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When deciding a sentence, a judge must deal with the offence that the offender has been convicted of, taking into account the unique circumstances of each particular case. The judge will carefully consider the facts that are presented to the Court by both the prosecution and by the defence.
Read more about victims of crime and sentencing.
HMA v Paul McManus
Aug 10, 2023
Lord Tyre told McManus:
“You have pled guilty to a charge of attempted murder of Graham Smith, during a fight outside the Tower Bar in Livingston, when you smashed a bottle over his head and repeatedly kicked him and stamped on his head while he was lying on the ground. I have seen the CCTV footage and the most striking feature is the number of times when having walked away you went back to kick and stamp on him yet again. The injuries sustained by Graham Smith were severe and potentially life-threatening. He was barely conscious when the ambulance arrived, and he has been left with scarring and some loss of function in his left hand. It is fortunate that there have been no more serious permanent consequences for him.
I have read the criminal justice social work report that has been prepared on my instructions. I note that you have no recollection of what we watched on the CCTV footage, due to the effects of alcohol. It seems from the report that consumption of excessive alcohol is a serious problem for you, leading as it does to violent and aggressive behaviour and to you committing criminal offences involving violence.
I have listened carefully to what has been said on your behalf this morning by Mr Lavelle. I accept that your remorse for what you did is genuine, but that cannot in any way excuse it.
You have a bad record of violence, having previously served a term of imprisonment for assault and attempted robbery, and having had a restriction of liberty order imposed for police assaults. Most recently in 2021 you were given a non-custodial sentence for assault to severe injury and permanent disfigurement. In these circumstances it is not surprising that you have been assessed as presenting a very high risk, the specific risk factors including your alcohol and drug problem, pro criminal attitudes, anti-social pattern of behaviour, criminal history, and companions. The risk assessor concluded that the risk of your committing further offences will remain while you continue to associate with, and respond aggressively to, others who are involved in similar behaviour, that you have the propensity to use a significant level of violence with the use of weapons, when confronted with conflict or when you feel threatened. You need to address your risks in relation to alcohol and drug misuse, and violence, through meaningful engagement with offence focused work to reduce the risks of further violent offending. For these reasons I also consider it necessary to make provision for protection of the public after your release.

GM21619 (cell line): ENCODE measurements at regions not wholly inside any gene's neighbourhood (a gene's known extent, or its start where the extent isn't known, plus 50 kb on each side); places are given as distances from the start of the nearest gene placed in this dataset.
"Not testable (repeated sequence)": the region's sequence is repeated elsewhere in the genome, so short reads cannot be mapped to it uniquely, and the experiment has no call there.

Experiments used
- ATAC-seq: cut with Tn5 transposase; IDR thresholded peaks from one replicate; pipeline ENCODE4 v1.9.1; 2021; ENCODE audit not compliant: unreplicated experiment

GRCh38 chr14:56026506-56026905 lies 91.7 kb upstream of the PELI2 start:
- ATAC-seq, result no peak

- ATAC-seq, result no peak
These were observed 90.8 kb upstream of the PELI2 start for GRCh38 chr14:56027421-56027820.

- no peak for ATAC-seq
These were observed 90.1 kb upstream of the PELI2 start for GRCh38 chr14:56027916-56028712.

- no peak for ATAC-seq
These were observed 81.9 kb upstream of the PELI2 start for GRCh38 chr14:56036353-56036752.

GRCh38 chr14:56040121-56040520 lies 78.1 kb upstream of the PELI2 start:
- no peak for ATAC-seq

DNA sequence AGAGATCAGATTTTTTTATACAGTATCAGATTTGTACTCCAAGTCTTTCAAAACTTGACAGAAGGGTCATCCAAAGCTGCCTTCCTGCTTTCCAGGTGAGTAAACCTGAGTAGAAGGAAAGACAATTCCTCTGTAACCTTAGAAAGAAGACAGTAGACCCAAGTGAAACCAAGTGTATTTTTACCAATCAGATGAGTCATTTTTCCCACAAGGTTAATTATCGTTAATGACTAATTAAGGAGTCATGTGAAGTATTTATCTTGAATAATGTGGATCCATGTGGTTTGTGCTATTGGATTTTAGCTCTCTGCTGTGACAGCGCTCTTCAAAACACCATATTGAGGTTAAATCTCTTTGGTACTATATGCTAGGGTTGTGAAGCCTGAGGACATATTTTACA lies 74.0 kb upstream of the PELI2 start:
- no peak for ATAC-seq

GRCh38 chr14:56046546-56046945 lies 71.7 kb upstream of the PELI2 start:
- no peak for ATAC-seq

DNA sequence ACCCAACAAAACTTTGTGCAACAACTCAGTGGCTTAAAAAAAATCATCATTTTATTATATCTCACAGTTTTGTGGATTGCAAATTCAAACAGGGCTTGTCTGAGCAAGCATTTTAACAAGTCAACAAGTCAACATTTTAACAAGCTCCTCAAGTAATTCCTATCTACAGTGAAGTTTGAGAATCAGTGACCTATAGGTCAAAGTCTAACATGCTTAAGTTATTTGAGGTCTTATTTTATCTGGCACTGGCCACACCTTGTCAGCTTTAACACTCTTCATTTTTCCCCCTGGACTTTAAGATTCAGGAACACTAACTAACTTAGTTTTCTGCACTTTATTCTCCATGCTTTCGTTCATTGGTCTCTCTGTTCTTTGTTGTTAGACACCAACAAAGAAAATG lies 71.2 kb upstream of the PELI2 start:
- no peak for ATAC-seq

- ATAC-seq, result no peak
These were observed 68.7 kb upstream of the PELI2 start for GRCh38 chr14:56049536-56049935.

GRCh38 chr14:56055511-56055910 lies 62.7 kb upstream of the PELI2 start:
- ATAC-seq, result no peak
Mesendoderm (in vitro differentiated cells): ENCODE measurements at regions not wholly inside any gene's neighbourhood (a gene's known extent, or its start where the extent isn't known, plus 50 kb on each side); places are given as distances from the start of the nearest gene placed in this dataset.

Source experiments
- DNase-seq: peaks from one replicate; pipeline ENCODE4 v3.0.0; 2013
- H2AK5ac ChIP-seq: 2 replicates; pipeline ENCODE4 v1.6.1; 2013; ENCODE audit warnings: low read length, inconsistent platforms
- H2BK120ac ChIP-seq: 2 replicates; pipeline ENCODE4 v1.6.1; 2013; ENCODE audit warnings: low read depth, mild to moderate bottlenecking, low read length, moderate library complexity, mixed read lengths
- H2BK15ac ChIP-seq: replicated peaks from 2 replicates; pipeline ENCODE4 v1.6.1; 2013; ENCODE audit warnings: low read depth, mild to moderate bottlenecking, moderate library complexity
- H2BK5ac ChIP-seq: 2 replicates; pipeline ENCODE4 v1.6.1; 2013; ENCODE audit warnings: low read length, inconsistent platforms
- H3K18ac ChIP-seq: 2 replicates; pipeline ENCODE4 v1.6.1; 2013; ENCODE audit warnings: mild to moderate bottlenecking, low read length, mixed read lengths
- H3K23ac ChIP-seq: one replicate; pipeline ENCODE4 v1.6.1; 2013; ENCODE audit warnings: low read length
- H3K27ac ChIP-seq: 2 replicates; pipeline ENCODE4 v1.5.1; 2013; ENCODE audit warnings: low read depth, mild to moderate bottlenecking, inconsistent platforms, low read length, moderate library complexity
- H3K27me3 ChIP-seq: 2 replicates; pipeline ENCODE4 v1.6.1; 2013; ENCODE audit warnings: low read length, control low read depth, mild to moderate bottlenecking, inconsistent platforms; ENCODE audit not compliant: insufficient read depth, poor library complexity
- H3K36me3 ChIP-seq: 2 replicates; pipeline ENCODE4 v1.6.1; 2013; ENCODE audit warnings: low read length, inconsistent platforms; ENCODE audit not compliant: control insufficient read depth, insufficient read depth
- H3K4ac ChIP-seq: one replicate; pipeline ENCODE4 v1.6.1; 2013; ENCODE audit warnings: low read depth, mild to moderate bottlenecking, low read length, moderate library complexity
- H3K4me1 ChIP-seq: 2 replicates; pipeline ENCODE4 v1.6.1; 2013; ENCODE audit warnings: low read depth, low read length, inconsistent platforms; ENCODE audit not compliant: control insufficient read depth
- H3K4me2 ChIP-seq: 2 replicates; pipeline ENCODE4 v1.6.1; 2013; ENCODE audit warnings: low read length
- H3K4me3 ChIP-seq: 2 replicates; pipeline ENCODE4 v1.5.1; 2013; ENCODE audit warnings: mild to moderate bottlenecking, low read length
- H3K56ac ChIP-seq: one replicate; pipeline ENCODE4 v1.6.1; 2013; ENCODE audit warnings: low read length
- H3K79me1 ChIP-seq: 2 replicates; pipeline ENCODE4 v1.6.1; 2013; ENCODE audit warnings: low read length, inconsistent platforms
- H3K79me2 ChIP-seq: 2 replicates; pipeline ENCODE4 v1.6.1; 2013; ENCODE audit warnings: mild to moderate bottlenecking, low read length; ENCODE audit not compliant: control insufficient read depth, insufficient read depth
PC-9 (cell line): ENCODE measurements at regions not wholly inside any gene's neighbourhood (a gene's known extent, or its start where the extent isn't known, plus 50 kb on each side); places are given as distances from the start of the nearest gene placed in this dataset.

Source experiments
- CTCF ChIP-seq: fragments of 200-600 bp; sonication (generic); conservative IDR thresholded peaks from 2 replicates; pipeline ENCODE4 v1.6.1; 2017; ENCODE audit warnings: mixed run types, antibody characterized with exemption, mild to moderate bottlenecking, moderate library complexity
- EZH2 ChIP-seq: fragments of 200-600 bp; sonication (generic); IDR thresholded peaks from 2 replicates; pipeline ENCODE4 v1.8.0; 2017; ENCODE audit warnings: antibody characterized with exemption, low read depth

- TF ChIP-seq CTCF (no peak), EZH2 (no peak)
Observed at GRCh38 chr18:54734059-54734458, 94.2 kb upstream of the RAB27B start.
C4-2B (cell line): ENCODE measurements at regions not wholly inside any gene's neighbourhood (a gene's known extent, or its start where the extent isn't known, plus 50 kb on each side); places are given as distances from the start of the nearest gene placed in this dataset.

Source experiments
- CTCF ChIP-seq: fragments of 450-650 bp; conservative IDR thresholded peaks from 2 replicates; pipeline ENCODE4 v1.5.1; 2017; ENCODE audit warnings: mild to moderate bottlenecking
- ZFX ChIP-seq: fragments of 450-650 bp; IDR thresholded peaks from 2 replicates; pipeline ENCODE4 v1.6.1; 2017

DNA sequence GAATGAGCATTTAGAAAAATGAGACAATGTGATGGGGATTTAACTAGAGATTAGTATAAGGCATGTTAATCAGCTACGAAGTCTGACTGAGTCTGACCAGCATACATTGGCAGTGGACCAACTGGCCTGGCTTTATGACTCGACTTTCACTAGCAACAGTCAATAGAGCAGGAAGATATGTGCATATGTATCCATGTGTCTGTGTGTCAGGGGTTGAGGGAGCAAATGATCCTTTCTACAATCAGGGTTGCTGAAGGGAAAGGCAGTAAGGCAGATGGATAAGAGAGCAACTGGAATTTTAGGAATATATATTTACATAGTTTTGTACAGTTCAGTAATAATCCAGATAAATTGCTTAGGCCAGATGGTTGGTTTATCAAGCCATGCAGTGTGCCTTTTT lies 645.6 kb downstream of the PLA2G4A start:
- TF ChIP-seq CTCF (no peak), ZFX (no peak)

I intend therefore to impose an extended sentence which falls into two parts. The first part is called the custodial term and it sets the period which you should spend in prison. If you had not pled guilty when you did, I would have regarded a custodial term of ten years to be appropriate for the offence you committed. In recognition of your guilty plea I sentence you to imprisonment for a period of six years and eight months, backdated to 31 October 2022 when you were remanded in custody.
The second part of the extended sentence is called the extension period, during which you will be released on licence on conditions which will be fixed at that time by the Scottish Ministers. Should you breach those conditions or commit another offence, you may be returned to prison in respect of the current matters. This would be over and above any punishment for a new offence. I consider that the need to protect the public from you requires me to fix the extension period at three years. The total extended sentence that I am imposing is therefore a period of nine years and eight months.
It is obvious that you must use the time in prison and after your release to participate in offence-focused courses to eliminate your tendency to resort to violence, especially when you have had too much to drink. If you do not do that you will continue in an escalating pattern of violence and spend much of your life behind bars.”
10 August 2023